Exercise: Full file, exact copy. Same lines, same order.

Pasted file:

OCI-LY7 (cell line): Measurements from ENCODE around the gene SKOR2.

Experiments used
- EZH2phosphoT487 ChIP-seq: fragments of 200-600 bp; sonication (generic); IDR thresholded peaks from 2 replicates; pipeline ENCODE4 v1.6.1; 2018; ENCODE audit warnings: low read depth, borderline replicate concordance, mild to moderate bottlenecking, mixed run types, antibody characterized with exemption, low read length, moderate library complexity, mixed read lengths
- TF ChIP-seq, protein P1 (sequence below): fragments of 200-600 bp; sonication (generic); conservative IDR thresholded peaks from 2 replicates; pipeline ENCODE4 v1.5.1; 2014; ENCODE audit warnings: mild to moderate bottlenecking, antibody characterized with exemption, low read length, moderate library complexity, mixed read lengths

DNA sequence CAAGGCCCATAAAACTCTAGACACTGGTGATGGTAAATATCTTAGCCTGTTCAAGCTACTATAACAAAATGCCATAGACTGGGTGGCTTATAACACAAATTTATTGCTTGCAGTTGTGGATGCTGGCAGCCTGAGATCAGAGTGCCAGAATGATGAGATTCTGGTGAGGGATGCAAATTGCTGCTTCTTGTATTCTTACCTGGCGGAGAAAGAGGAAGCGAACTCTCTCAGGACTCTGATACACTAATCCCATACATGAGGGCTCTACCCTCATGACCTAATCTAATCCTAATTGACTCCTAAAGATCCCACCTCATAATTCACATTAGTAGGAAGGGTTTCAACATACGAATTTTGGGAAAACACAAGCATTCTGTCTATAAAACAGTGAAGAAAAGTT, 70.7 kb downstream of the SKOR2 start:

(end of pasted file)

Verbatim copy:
OCI-LY7 (cell line): Measurements from ENCODE around the gene SKOR2.

Experiments used
- EZH2phosphoT487 ChIP-seq: fragments of 200-600 bp; sonication (generic); IDR thresholded peaks from 2 replicates; pipeline ENCODE4 v1.6.1; 2018; ENCODE audit warnings: low read depth, borderline replicate concordance, mild to moderate bottlenecking, mixed run types, antibody characterized with exemption, low read length, moderate library complexity, mixed read lengths
- TF ChIP-seq, protein P1 (sequence below): fragments of 200-600 bp; sonication (generic); conservative IDR thresholded peaks from 2 replicates; pipeline ENCODE4 v1.5.1; 2014; ENCODE audit warnings: mild to moderate bottlenecking, antibody characterized with exemption, low read length, moderate library complexity, mixed read lengths

DNA sequence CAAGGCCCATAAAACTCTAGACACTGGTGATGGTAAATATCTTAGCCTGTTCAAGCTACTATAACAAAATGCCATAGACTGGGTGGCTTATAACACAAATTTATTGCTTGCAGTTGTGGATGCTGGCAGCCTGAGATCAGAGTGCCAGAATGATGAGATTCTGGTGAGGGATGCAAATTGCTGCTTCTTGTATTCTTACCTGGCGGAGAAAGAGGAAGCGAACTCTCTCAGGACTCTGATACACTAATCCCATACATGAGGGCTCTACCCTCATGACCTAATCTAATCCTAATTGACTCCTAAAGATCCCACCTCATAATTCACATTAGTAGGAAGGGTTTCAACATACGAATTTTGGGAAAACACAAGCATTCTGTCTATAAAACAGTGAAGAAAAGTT, 70.7 kb downstream of the SKOR2 start: